Jesus in his solidarity with the marginal ones is moved to compassion. Compassion constitutes a radical form of criticism, for it announces that the hurt is to be taken seriously, that the hurt is not to be accepted as normal and natural but is an abnormal and unacceptable condition for humanness . . .
Empires are never built or maintained on the basis of compassion. The norms of law (social control) are never accommodated to persons, but persons are accommodated to the norms. Otherwise the norms will collapse and with them the whole power arrangement. Thus the compassion of Jesus is to be understood not simply as a personal emotional reaction but as a public concern against the entire numbness of his social context.
Walter Brueggemann, The Prophetic Imagination
Read: Isaiah 58
God does not care if we fast, pray, and busy ourselves with “religious activity,” all the while ignoring injustice and suffering around us. Do we really care about others? Our efforts now to draw close to God mean nothing if we ignore the needs of those around us. In fact, we see by the end of this chapter, we will not find satisfaction in God until we stop working so hard for our own satisfaction. As we meet as churches, either virtually or face-to-face, how do we need to “pivot” from religious activity to loving God by loving others? In the midst of, or coming out of, this crisis, how can we “fast from injustice and oppression” as God says?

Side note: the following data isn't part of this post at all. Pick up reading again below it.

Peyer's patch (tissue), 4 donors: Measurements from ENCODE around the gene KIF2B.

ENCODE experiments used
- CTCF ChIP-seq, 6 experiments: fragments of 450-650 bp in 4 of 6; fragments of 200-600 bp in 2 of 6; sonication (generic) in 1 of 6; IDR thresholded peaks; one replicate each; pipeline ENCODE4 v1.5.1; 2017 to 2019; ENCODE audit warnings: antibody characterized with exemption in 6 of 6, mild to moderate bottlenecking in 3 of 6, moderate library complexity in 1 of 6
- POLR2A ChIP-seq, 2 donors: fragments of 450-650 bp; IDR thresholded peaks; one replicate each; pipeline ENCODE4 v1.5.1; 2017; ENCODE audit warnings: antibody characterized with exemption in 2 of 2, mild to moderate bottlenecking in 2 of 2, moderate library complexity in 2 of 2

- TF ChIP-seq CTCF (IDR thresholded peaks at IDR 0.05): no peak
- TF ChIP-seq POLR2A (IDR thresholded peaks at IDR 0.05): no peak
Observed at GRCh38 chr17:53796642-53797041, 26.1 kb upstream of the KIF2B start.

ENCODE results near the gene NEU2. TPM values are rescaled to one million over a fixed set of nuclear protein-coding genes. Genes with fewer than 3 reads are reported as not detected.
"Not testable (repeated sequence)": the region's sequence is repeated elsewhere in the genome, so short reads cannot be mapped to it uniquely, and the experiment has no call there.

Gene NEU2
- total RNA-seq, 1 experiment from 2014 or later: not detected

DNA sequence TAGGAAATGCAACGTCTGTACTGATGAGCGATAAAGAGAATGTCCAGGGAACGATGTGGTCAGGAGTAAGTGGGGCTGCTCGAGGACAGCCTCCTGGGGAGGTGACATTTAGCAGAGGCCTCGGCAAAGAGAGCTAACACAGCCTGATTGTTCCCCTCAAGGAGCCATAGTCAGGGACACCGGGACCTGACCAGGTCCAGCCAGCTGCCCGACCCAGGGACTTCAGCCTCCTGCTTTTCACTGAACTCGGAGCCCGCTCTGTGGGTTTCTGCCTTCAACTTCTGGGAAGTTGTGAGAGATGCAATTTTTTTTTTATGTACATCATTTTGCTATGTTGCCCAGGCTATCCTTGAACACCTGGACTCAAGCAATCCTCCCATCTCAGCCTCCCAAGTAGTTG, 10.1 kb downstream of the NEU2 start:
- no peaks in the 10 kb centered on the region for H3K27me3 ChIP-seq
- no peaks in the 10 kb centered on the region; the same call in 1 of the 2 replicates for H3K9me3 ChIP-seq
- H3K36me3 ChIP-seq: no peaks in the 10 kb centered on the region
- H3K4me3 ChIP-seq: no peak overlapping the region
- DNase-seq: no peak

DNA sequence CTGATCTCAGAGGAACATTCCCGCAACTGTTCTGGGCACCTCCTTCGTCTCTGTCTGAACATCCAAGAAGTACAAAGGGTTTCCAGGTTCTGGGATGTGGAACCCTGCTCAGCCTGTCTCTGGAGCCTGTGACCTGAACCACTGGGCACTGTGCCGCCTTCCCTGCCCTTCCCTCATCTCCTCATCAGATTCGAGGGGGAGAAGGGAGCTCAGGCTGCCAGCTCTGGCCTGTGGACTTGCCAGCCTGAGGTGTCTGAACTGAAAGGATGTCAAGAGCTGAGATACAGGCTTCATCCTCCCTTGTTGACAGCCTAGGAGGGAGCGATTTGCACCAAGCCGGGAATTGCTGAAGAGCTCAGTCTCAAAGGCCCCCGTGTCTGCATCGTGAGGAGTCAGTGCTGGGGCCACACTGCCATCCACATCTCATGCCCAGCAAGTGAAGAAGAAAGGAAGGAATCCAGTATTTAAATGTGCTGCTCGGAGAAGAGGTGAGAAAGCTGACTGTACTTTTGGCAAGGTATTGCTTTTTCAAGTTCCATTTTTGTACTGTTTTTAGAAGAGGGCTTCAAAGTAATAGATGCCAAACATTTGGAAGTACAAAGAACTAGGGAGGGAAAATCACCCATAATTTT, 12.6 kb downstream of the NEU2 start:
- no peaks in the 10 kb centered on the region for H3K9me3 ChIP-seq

“Whoever has ears, let them hear what the Spirit says to the churches.”
For more information on the idea of “Sabbath” check out this Sabbath video from Bible Project.
“God of hope, whose spirit gives light and power to your people, empower us to witness to your name in all the nations, to struggle for your own justice against all principalities and powers and to persevere with faith and humor in the tasks that you have given to us. Without you we are powerless. Therefore we cry together: Maranatha [O Lord, come].”
Thomas G. Pettepiece, A Guide to Prayer for Ministers and Other Servants, 193.